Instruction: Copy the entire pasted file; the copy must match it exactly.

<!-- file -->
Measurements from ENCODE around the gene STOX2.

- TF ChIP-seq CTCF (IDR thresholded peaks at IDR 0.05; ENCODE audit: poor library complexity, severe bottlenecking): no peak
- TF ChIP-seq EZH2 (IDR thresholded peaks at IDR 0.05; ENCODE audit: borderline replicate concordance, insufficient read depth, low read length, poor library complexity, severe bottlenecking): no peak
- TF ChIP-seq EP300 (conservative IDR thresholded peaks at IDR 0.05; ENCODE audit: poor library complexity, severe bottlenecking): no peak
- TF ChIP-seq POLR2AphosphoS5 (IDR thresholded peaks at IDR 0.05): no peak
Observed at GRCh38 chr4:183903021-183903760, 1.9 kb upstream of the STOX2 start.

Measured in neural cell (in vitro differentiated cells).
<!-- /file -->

Measurements from ENCODE around the gene STOX2.

- TF ChIP-seq CTCF (IDR thresholded peaks at IDR 0.05; ENCODE audit: poor library complexity, severe bottlenecking): no peak
- TF ChIP-seq EZH2 (IDR thresholded peaks at IDR 0.05; ENCODE audit: borderline replicate concordance, insufficient read depth, low read length, poor library complexity, severe bottlenecking): no peak
- TF ChIP-seq EP300 (conservative IDR thresholded peaks at IDR 0.05; ENCODE audit: poor library complexity, severe bottlenecking): no peak
- TF ChIP-seq POLR2AphosphoS5 (IDR thresholded peaks at IDR 0.05): no peak
Observed at GRCh38 chr4:183903021-183903760, 1.9 kb upstream of the STOX2 start.

Measured in neural cell (in vitro differentiated cells).